Moses[note 1] (/ˈmzɪz, -zɪs/)[2] is considered the most important prophet in Judaism[3][4] and one of the most important prophets in Christianity, Islam, the Druze faith,[5][6] the Baháʼí Faith, and other Abrahamic religions. According to both the Bible and the Quran,[7] Moses was the leader of the Israelites and lawgiver to whom the authorship, or "acquisition from heaven", of the Torah (the first five books of the Bible) is attributed.[8]

Moses with the Tablets of the Law (1624), by Guido Reni
SpouseZipporah/Cushite woman [he][1]
Known forProphet
Delivering the Ten Commandments to the Israelites

According to the Book of Exodus, Moses was born in a time when his people, the Israelites, an enslaved minority, were increasing in population and, as a result, the Egyptian Pharaoh worried that they might ally themselves with Egypt's enemies.[9] Moses' Hebrew mother, Jochebed, secretly hid him when Pharaoh ordered all newborn Hebrew boys to be killed in order to reduce the population of the Israelites. Through Pharaoh's daughter (identified as Queen Bithia in the Midrash), the child was adopted as a foundling from the Nile and grew up with the Egyptian royal family. After killing an Egyptian slave-master who was beating a Hebrew, Moses fled across the Red Sea to Midian, where he encountered the Angel of the Lord,[10] speaking to him from within a burning bush on Mount Horeb, which he regarded as the Mountain of God.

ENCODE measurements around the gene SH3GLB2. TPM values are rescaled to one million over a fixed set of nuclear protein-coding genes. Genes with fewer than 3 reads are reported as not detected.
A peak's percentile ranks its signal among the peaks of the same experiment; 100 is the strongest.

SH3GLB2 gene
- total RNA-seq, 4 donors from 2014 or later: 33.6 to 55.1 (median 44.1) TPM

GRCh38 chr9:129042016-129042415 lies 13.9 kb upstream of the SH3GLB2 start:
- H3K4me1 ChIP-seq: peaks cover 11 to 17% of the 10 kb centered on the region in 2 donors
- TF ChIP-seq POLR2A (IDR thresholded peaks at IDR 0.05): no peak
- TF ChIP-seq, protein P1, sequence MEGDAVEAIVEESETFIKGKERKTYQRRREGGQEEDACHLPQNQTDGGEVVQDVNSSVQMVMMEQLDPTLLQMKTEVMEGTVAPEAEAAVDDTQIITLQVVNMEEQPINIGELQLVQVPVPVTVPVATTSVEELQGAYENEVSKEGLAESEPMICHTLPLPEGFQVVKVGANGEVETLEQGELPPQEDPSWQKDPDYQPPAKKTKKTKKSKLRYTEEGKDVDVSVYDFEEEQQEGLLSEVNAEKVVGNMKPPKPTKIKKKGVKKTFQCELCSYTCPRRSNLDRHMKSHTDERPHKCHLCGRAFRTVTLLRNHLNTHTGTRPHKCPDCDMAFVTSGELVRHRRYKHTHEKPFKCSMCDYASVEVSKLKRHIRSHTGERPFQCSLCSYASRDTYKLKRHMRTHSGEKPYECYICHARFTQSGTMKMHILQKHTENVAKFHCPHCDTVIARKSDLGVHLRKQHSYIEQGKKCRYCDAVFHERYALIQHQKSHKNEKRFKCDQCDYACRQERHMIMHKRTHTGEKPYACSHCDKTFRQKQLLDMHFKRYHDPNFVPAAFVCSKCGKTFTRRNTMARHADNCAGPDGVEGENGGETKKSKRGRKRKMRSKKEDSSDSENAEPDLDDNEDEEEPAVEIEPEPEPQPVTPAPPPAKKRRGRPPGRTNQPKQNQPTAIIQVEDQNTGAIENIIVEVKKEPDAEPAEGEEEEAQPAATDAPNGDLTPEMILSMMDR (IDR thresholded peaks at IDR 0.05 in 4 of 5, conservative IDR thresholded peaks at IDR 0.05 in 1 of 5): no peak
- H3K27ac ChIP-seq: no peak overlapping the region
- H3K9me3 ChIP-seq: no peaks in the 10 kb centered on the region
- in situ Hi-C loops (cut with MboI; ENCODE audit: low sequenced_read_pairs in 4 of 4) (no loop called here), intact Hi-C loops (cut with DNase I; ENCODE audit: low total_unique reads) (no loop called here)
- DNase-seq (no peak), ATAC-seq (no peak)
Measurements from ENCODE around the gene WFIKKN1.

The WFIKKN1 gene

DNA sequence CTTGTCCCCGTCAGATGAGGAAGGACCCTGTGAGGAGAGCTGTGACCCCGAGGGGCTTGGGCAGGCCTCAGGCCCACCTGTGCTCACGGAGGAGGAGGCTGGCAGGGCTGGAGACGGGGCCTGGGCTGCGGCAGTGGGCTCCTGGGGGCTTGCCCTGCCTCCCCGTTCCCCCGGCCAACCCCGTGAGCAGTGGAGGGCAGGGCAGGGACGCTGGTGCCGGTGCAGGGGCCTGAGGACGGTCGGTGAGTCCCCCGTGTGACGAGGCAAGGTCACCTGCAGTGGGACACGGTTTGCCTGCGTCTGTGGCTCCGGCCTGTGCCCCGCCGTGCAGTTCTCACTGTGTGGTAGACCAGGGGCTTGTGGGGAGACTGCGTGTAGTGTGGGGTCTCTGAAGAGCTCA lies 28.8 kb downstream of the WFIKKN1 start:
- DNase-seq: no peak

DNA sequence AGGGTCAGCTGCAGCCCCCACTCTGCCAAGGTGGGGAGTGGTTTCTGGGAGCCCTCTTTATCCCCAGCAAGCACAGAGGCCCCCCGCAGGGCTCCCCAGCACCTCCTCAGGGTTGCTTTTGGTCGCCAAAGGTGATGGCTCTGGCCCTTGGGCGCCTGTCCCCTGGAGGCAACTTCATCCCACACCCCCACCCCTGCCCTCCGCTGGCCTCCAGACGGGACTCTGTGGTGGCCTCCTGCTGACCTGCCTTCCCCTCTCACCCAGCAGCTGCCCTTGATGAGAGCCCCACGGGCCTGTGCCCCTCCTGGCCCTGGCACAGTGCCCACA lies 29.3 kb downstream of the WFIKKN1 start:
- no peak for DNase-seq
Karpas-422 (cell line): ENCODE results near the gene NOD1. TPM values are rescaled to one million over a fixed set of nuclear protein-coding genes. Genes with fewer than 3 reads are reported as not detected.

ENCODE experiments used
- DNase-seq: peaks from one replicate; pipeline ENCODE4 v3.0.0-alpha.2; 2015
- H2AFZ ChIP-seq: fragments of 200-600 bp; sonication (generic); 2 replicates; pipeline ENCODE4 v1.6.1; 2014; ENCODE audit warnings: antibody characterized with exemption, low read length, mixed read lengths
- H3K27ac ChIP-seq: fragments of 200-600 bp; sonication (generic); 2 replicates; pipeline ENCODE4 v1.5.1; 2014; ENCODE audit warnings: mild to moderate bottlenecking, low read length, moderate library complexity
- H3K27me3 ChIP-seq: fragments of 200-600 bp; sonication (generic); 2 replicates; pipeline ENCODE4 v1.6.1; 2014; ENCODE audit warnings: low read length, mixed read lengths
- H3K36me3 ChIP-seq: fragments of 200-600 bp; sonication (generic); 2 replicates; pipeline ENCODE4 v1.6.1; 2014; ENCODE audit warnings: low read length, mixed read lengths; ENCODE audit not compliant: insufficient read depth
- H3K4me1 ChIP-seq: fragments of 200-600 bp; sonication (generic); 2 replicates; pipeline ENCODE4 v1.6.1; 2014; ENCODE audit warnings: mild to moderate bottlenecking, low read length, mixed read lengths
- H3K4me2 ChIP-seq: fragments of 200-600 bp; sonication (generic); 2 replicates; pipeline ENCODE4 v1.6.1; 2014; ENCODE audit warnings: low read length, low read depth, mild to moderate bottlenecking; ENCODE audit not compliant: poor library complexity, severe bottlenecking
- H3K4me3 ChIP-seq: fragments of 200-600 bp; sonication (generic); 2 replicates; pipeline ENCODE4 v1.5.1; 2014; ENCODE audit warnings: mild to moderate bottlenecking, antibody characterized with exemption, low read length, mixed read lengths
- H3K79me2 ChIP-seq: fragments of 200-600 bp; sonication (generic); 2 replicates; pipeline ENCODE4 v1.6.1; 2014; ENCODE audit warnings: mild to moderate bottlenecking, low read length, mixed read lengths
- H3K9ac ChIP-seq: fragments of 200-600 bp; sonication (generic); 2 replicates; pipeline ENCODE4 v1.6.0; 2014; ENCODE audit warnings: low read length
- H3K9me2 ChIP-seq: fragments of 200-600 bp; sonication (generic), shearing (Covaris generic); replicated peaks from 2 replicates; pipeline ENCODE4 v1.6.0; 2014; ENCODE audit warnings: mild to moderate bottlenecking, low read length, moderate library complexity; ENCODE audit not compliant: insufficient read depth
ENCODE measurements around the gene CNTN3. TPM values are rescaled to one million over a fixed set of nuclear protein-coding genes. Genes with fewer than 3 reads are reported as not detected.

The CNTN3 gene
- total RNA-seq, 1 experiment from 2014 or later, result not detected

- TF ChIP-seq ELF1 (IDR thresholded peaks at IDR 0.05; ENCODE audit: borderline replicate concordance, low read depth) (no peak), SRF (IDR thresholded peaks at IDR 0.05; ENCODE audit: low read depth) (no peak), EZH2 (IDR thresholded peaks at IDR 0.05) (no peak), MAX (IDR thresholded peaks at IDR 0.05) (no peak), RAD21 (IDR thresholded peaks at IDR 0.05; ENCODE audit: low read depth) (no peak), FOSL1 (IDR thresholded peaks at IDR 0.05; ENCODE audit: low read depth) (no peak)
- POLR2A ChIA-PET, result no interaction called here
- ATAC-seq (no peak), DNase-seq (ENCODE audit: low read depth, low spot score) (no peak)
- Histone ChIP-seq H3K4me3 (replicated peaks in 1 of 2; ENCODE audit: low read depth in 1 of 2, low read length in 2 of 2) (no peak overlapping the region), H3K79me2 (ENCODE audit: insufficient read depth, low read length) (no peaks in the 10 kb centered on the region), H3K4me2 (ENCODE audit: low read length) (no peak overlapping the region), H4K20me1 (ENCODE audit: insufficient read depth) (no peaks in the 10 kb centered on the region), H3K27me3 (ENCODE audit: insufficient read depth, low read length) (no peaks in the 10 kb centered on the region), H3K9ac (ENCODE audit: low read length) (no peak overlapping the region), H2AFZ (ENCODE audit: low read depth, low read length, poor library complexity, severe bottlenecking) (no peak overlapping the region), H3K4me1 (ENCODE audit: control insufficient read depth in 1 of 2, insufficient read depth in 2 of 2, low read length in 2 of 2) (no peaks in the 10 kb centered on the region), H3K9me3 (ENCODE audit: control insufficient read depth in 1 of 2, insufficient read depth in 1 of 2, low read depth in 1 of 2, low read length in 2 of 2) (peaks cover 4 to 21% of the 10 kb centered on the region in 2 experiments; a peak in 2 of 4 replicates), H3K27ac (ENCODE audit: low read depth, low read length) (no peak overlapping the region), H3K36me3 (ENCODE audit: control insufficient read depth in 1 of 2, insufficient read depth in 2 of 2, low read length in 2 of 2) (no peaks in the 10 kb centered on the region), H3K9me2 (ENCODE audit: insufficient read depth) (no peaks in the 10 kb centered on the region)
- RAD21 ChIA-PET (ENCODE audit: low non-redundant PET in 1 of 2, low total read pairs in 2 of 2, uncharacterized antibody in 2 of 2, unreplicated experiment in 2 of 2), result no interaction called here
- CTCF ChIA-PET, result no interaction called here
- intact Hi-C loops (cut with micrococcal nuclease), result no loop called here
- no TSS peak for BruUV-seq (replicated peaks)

God sent Moses back to Egypt to demand the release of the Israelites from slavery. Moses said that he could not speak eloquently,[11] so God allowed Aaron, his elder brother,[12] to become his spokesperson. After the Ten Plagues, Moses led the Exodus of the Israelites out of Egypt and across the Red Sea, after which they based themselves at Mount Sinai, where Moses received the Ten Commandments. After 40 years of wandering in the desert, Moses died on Mount Nebo at the age of 120, within sight of the Promised Land.[13]

Generally, the majority of scholars see the biblical Moses as a legendary figure, whilst retaining the possibility that Moses or a Moses-like figure existed in the 13th century BCE.[14][15][16][17][18] Rabbinical Judaism calculated a lifespan of Moses corresponding to 1391–1271 BCE;[19] Jerome suggested 1592 BCE,[20] and James Ussher suggested 1571 BCE as his birth year.[21][note 2]

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